Wednesday, 19 June 2019

My book of celebrities and their first records

My book of celebrities and their first records

A MAN has interviewed celebrities about coping with cancer after his mother died from the disease.

Tim Darvell, 53, has published a book for which he asked about 65 people about their life and career.

It is called The Record because he also asked them what the first record they bought was.

Mr Darvell’s mother, Jennifer, who died of bowel cancer in August 2016, aged 80, was born at the former Sun Inn in Northfield End, Henley.

She stayed there until she was two when her parents Bill and Marjorie Sweetzer, who were tenants, moved to a pub in Maidenhead.

Mr Darvell, who works for his family’s firm John Darvell Packaging in Medmenham, said: “My mum was diagnosed in 2012 and I wanted to give something back and that led me to fund-raising and writing about my experience and meeting people.

“That book was called Life and Times but during that time mum’s health started to decline and when she died in 2016 I thought there was another book in me.

 “Cancer is such a wide subject. If you did a book on the River Thames or bridges you’d be limiting your audience. Bowel cancer is Britain’s second biggest cancer killer.”

The book took him two-and-a-half years to produce.

Those who took part include rower Zac Purchase-Hill, author Deborah James, aka “Bowel Babe”, actress Susan George, broadcasters Gaby Roslin, Jim Rosenthal, Nick Robinson, Bill Turnbull, Siân Lloyd, Matt Allwright, Gail Porter, Gregg Wallace and Colin Murray, pop stars Billy Ocean and Kim Wilde and comedians David Baddiel, Lucy Porter and, er, Basil Brush.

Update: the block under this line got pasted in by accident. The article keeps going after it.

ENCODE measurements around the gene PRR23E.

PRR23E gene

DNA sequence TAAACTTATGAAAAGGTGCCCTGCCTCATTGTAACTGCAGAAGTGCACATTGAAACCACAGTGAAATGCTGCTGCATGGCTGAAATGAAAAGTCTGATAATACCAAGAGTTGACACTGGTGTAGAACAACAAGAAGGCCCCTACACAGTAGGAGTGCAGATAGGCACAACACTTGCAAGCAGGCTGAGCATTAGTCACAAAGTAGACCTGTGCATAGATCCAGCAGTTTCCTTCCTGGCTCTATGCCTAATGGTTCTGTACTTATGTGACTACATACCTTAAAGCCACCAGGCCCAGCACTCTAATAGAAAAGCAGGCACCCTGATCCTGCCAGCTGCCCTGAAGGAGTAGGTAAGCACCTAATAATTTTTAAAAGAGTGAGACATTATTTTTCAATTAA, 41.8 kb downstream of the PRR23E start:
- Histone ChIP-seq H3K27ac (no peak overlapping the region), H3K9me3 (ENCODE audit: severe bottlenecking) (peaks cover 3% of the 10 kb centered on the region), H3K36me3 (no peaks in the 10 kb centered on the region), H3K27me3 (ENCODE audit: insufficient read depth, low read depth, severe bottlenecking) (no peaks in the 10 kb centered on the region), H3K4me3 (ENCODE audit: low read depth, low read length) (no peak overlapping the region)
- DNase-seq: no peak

Mr Darvell, who lives in Reading, said: “I am very much concentrating on the people themselves and their stories rather than my own.

“I met Basil Brush at the Theatre Royal Windsor and I found out that his creator died of bowel cancer.

“I met former football payer and manager Eddie Gray at the Leeds United ground and he was fascinating to talk to. He told me about when Brian Clough came in after Don Revie. He was a Revie man but he totally respected Clough.

“When I met Jim Rosenthal at a pub in Maidenhead he told me about the time he met Muhammad Ali and he gave me a photograph to use in the book, which was a real highlight.”

The celebrities had a wide range of musical tastes with Kim Wilde’s first record being Big Seven by Judge Dread. Colin Murray’s was Agadoo by Black Lace, Bill Turnbull’s was Revolver by the Beatles and Gaby Roslin’s was a Top of the Pops compilation from the Seventies.

Mr Darvell said: “There were all sorts of records — I think someone actually said Mr Blobby.”

He contacted his famous interviewees via their agents or social media and would keep messaging them until he got an answer either way.

Fewer than 20 people turned him down and he says those that agreed to help could not have been more
supportive.

Mr Darvell is thrilled with the book, which is about 200 pages long with 80,000 words.

He added: “I am over the moon with it and I know that my mum would have loved it. One hundred per cent of the sales profits will be donated to Bowel Cancer UK.” 

The Record is available in hardback (£32.99), paperback (£12.99) and as an ebook (3.99) at www.rivers2cross.com

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